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A GOP-led House committee investigating allegations of potentially improper foreign business transactions has issued a subpoena for the records of a cellphone used by President Joe Biden and reportedly paid for by his son, Hunter Biden.
In an interview, Peter Schweizer, who is known for his focus on political corruption, stated that the records in question were discovered on Hunter Biden’s laptop computer. The phone in question was reportedly utilized between 2009 and 2017, a period when the current president served as vice president.
“We obtained that phone number, and we’ve shared it with individuals and the Oversight Committee in Congress is going to subpoena those phone records. And what’s important here is that’s not a government phone, this is not Joe Biden’s private phone that he’s paying for himself. It’s actually [Hunter] Biden’s business that paid for it,” Schweizer told WABC’s Cats & Cosby.
“I think it’s going to yield a lot of interesting information as to who Joe Biden was talking to on this phone that was being paid for by his son,” Schweizer, author of several books on political corruption including, “Secret Empires: How Our Politicians Hide Corruption and Enrich Their Friends and Households,” told the hosts.
House Oversight Committee Chairman James Comer revealed this week that an informant file that he’s requested from the FBI details allegations that President Biden is linked to a $5 million bribery scheme while he was vice president in the Obama administration.
“The informant tip is dated June 30, 2020, Comer wrote — an additional clue in the mysterious allegation that triggered a guessing game due to the Biden family’s extensive consulting work in countries where the then-VP held sway. In a remarkable coincidence, Ukrainian officials held a press conference in Kyiv on June 13, 2020 — 17 days before the FBI tipoff — where they showed off $5 million in cash allegedly offered as a bribe to end an investigation of natural gas company Burisma’s founder Mykola Zlochevsky,” the New York Post reported.
The IRS whistleblower who claims that the Department of Justice interfered with the IRS investigation into Hunter Biden has broken his silence and what he had to say could be devastating for President Biden.
Gary Shapley, who has been employed by the IRS for 14 years, spoke to CBS News and he said that federal prosecutors were giving special treatment to the president’s son.
“When I took control of this particular investigation, I immediately saw it was way outside the norm of what I’ve experienced in the past,” he said.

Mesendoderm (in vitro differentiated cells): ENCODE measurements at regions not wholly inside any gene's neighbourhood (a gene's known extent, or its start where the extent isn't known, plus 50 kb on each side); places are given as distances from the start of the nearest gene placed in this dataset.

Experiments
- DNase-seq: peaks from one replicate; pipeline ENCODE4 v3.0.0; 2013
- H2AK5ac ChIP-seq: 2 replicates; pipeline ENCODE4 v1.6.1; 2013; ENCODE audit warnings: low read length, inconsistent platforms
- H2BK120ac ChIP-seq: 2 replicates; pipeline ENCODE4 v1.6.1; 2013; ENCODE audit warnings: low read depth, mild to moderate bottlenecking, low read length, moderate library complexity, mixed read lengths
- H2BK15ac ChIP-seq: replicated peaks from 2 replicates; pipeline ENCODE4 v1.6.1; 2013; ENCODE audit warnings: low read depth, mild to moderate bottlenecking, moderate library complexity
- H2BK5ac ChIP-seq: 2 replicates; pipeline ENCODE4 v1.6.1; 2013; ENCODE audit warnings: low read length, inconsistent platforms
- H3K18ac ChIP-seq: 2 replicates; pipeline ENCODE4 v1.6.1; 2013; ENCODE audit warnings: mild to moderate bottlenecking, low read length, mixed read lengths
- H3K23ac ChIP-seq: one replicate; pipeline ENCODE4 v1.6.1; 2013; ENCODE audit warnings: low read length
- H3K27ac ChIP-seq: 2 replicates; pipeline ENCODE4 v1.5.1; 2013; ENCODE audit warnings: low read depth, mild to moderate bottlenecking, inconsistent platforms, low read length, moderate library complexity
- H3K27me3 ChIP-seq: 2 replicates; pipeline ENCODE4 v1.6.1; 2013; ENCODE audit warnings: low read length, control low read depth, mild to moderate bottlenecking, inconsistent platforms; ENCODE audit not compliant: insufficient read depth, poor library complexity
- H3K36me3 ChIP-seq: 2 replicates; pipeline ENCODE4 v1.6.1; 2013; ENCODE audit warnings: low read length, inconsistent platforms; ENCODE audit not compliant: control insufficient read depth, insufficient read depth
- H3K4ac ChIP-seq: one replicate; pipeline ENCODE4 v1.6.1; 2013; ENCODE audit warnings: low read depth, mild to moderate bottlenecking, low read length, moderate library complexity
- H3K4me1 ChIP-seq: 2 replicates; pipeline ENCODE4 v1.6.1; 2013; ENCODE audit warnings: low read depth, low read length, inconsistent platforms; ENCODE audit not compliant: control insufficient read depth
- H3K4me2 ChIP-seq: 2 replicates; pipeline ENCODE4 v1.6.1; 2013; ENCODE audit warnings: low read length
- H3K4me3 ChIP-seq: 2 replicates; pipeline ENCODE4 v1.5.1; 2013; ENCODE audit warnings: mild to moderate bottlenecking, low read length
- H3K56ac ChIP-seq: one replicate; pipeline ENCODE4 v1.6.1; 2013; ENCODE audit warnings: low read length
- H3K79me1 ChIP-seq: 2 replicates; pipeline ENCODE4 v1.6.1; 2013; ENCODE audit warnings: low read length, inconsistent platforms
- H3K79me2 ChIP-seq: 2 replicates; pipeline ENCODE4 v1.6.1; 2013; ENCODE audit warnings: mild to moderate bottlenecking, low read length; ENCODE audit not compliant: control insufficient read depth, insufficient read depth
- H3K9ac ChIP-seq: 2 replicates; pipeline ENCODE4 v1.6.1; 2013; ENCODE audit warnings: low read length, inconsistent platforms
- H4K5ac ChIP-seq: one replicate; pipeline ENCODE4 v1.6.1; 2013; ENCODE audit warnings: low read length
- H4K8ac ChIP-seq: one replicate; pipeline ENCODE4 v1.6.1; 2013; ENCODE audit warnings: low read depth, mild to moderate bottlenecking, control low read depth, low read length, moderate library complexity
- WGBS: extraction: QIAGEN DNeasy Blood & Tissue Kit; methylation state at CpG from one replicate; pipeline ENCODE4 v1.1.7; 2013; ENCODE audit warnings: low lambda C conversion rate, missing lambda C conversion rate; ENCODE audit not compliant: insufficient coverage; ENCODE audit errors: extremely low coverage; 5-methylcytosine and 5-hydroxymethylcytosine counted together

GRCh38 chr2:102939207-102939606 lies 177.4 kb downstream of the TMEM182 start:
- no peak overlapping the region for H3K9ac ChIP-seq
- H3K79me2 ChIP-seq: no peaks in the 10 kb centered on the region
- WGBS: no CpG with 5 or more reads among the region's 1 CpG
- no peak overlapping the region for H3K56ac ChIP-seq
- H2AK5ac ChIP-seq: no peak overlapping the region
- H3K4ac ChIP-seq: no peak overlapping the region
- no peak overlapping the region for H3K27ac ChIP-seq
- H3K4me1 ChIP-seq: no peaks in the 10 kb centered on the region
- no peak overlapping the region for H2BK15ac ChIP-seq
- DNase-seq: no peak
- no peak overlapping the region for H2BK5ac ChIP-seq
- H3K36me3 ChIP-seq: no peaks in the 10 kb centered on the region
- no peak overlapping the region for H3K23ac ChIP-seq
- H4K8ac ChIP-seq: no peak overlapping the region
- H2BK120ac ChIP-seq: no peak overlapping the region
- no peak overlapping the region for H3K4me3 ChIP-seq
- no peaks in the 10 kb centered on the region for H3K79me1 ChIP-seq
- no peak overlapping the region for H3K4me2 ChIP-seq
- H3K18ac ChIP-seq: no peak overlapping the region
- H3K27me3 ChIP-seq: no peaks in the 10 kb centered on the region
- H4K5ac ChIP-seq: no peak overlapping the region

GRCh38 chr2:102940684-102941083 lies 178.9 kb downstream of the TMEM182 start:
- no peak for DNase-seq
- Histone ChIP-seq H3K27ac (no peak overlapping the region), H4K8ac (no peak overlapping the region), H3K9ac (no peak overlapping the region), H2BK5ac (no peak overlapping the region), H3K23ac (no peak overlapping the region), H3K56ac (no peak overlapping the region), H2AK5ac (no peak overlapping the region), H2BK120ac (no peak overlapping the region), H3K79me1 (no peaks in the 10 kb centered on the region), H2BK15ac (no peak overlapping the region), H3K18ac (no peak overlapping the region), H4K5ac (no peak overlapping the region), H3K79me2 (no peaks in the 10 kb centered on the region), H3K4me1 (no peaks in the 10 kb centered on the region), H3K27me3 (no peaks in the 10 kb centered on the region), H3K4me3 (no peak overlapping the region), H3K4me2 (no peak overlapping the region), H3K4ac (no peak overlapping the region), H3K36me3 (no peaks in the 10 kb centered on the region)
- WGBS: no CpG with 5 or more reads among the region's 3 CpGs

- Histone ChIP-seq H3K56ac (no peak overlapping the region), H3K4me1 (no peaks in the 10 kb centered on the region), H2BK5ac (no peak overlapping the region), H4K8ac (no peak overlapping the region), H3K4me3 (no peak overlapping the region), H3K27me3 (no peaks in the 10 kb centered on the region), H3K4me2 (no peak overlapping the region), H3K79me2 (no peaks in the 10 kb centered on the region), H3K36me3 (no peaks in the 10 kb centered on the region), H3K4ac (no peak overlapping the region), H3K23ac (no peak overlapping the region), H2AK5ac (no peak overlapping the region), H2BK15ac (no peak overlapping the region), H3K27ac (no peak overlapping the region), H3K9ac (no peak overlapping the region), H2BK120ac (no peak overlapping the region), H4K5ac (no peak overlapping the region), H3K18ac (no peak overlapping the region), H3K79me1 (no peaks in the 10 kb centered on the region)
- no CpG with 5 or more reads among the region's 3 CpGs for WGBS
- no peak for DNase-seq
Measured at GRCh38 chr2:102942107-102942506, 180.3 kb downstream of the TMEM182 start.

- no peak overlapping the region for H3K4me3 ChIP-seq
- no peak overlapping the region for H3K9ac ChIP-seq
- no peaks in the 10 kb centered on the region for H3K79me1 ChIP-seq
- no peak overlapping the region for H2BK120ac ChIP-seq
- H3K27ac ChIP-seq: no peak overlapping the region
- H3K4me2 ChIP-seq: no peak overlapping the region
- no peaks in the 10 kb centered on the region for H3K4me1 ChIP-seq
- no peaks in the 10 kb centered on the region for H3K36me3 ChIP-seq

And he said he was frustrated with the Delaware U.S. attorney’s office’s progress in the case.
“There were multiple steps that were slow-walked — were just completely not done — at the direction of the Department of Justice,” the whistleblower said.
“These deviations from the process,” he said, “seemed to always benefit the subject.”
“It just got to that point where that switch was turned on. And I just couldn’t silence my conscience anymore,” he said.
CBS News reported:
The existence of a whistleblower inside the Hunter Biden probe became known last month after one of Shapley’s attorneys, Mark Lytle, wrote to Congress seeking legal protections for his client, who was maintaining his anonymity at the time. Without those protections, Shapley said he can’t share anything about a taxpayer investigation—including the identity of the subject— without breaking tax secrecy laws.
Shapley is scheduled to appear before members of the House Ways and Means Committee on Friday, but his testimony will not be open to the public.
CBS News obtained a letter Shapley’s attorneys sent last week to the Office of the Special Counsel, a federal agency dedicated to assisting government whistleblowers. The letter alleges “irregularities” in the Department of Justice’s handling of the case, and cites a “charged meeting” Shapley’s team had with Justice Department prosecutors last October. According to the letter, following that meeting, Shapley’s team was effectively excluded from the investigation. Shapley would not say if he made prosecutors aware of his concerns but did acknowledge the incident prompted him to blow the whistle.